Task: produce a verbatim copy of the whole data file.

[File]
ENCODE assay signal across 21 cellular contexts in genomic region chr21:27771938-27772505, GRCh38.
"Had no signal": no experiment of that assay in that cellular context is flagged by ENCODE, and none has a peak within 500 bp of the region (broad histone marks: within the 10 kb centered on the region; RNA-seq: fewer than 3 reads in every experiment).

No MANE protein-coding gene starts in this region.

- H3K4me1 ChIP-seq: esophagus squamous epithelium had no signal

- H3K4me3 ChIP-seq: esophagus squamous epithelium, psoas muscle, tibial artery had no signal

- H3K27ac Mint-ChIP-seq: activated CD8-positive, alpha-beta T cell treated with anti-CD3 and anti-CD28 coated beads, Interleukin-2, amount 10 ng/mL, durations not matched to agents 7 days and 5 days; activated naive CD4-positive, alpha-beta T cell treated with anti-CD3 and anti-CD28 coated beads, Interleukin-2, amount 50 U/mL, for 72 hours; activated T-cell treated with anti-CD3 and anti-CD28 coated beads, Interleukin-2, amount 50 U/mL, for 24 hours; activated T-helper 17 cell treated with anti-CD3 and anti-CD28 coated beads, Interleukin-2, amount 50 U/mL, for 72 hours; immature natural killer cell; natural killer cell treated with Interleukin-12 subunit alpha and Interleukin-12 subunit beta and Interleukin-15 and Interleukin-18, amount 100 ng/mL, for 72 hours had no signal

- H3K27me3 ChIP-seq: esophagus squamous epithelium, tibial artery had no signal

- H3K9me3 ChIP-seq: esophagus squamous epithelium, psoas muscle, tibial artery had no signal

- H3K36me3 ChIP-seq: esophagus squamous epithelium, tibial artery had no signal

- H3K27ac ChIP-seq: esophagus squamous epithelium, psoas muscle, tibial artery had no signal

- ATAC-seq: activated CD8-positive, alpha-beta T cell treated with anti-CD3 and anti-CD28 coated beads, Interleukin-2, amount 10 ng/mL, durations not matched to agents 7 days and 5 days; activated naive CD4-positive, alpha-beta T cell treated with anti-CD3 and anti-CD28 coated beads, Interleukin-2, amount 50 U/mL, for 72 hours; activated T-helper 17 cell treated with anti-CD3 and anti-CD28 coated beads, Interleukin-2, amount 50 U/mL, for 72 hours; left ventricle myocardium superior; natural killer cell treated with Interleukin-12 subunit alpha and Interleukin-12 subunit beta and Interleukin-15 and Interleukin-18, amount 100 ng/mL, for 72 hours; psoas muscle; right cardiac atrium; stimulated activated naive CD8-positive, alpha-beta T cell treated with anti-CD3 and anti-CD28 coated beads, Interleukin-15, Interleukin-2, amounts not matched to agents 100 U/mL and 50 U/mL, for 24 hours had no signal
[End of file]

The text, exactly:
ENCODE assay signal across 21 cellular contexts in genomic region chr21:27771938-27772505, GRCh38.
"Had no signal": no experiment of that assay in that cellular context is flagged by ENCODE, and none has a peak within 500 bp of the region (broad histone marks: within the 10 kb centered on the region; RNA-seq: fewer than 3 reads in every experiment).

No MANE protein-coding gene starts in this region.

- H3K4me1 ChIP-seq: esophagus squamous epithelium had no signal

- H3K4me3 ChIP-seq: esophagus squamous epithelium, psoas muscle, tibial artery had no signal

- H3K27ac Mint-ChIP-seq: activated CD8-positive, alpha-beta T cell treated with anti-CD3 and anti-CD28 coated beads, Interleukin-2, amount 10 ng/mL, durations not matched to agents 7 days and 5 days; activated naive CD4-positive, alpha-beta T cell treated with anti-CD3 and anti-CD28 coated beads, Interleukin-2, amount 50 U/mL, for 72 hours; activated T-cell treated with anti-CD3 and anti-CD28 coated beads, Interleukin-2, amount 50 U/mL, for 24 hours; activated T-helper 17 cell treated with anti-CD3 and anti-CD28 coated beads, Interleukin-2, amount 50 U/mL, for 72 hours; immature natural killer cell; natural killer cell treated with Interleukin-12 subunit alpha and Interleukin-12 subunit beta and Interleukin-15 and Interleukin-18, amount 100 ng/mL, for 72 hours had no signal

- H3K27me3 ChIP-seq: esophagus squamous epithelium, tibial artery had no signal

- H3K9me3 ChIP-seq: esophagus squamous epithelium, psoas muscle, tibial artery had no signal

- H3K36me3 ChIP-seq: esophagus squamous epithelium, tibial artery had no signal

- H3K27ac ChIP-seq: esophagus squamous epithelium, psoas muscle, tibial artery had no signal

- ATAC-seq: activated CD8-positive, alpha-beta T cell treated with anti-CD3 and anti-CD28 coated beads, Interleukin-2, amount 10 ng/mL, durations not matched to agents 7 days and 5 days; activated naive CD4-positive, alpha-beta T cell treated with anti-CD3 and anti-CD28 coated beads, Interleukin-2, amount 50 U/mL, for 72 hours; activated T-helper 17 cell treated with anti-CD3 and anti-CD28 coated beads, Interleukin-2, amount 50 U/mL, for 72 hours; left ventricle myocardium superior; natural killer cell treated with Interleukin-12 subunit alpha and Interleukin-12 subunit beta and Interleukin-15 and Interleukin-18, amount 100 ng/mL, for 72 hours; psoas muscle; right cardiac atrium; stimulated activated naive CD8-positive, alpha-beta T cell treated with anti-CD3 and anti-CD28 coated beads, Interleukin-15, Interleukin-2, amounts not matched to agents 100 U/mL and 50 U/mL, for 24 hours had no signal